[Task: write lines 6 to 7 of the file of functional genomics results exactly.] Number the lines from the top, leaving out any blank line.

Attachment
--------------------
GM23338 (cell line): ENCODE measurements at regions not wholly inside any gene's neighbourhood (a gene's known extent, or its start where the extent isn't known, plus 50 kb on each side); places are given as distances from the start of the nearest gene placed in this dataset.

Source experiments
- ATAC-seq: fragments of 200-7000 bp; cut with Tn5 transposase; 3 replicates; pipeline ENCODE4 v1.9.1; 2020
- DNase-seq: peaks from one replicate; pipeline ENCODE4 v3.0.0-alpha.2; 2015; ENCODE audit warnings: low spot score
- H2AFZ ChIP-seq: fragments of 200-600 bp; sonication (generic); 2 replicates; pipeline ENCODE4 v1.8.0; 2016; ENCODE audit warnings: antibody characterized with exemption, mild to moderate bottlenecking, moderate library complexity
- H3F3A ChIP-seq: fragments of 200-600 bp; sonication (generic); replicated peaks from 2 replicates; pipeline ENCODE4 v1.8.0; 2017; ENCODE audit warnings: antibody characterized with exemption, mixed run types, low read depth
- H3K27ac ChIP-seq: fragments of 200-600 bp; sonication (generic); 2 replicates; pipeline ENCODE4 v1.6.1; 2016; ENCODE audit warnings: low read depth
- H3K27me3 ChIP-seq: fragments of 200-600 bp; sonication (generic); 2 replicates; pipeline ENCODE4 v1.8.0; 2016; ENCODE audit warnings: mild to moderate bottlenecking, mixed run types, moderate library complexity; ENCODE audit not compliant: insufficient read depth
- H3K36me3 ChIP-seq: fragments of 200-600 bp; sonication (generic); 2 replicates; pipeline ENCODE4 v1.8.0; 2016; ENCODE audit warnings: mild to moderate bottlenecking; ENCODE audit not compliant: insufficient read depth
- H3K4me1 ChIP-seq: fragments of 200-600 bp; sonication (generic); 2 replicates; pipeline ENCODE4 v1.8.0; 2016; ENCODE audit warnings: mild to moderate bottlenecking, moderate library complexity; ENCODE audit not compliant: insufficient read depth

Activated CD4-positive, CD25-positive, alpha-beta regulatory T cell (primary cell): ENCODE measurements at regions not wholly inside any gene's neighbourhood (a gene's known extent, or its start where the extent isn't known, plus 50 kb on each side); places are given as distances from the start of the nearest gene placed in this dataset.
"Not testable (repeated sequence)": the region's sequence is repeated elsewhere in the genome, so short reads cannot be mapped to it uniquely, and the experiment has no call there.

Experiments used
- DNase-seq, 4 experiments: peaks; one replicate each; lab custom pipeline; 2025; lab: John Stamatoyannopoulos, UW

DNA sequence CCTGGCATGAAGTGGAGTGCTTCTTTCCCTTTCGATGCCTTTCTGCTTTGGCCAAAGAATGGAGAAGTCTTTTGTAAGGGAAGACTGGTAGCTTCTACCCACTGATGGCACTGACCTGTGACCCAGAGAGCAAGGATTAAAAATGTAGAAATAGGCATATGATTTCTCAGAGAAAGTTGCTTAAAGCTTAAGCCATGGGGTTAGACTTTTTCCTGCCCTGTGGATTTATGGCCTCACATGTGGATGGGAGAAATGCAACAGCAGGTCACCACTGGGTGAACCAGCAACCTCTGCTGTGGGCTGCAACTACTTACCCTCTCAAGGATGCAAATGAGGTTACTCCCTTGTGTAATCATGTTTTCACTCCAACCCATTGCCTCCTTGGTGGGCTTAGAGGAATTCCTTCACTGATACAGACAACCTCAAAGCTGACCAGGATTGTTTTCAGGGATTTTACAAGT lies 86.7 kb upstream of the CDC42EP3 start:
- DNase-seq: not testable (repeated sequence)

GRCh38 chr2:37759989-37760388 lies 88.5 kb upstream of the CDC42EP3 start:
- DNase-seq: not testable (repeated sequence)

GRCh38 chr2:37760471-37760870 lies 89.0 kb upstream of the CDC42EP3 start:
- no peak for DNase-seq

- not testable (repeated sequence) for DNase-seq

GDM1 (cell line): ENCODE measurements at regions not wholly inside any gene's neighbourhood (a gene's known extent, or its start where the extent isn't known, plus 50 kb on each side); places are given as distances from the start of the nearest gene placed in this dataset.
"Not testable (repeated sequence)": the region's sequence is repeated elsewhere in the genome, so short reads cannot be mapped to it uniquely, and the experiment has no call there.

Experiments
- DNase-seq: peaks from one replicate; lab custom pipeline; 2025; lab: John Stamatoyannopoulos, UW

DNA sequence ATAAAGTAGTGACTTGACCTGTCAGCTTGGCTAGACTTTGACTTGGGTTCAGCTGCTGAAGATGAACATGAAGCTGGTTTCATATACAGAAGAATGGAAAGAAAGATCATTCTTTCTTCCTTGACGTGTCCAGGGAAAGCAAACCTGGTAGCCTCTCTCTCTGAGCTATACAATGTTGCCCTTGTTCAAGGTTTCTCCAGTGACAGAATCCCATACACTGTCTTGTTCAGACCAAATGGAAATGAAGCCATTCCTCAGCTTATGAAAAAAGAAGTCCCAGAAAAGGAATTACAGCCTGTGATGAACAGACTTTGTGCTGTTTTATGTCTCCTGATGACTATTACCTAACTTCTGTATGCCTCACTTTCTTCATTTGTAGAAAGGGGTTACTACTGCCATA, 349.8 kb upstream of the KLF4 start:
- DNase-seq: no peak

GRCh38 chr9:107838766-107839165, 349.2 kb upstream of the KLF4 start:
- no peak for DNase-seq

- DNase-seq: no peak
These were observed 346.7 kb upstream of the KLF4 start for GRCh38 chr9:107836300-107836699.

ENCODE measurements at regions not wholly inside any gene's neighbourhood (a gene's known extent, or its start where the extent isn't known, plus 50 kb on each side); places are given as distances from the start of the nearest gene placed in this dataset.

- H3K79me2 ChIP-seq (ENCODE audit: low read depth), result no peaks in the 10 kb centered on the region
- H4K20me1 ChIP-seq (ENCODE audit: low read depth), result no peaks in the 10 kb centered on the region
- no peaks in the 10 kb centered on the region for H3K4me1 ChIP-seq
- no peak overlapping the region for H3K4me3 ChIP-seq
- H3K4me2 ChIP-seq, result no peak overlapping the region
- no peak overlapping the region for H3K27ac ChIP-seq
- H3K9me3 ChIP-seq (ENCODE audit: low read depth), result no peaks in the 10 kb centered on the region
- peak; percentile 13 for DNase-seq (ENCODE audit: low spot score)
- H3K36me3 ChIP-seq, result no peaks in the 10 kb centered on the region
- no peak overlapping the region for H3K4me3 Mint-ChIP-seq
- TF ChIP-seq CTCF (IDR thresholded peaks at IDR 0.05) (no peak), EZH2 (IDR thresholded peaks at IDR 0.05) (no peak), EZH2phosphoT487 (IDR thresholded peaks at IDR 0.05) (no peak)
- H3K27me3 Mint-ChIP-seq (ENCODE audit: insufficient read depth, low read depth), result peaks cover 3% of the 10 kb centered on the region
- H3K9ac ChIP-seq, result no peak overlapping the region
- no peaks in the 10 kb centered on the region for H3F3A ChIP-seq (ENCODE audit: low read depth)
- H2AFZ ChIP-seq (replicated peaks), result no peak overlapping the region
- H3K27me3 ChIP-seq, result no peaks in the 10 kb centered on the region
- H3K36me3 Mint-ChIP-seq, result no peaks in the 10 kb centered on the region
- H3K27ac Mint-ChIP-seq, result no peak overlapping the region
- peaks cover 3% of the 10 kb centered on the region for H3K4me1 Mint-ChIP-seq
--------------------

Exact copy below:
- H3F3A ChIP-seq: fragments of 200-600 bp; sonication (generic); replicated peaks from 2 replicates; pipeline ENCODE4 v1.8.0; 2017; ENCODE audit warnings: antibody characterized with exemption, mixed run types, low read depth
- H3K27ac ChIP-seq: fragments of 200-600 bp; sonication (generic); 2 replicates; pipeline ENCODE4 v1.6.1; 2016; ENCODE audit warnings: low read depth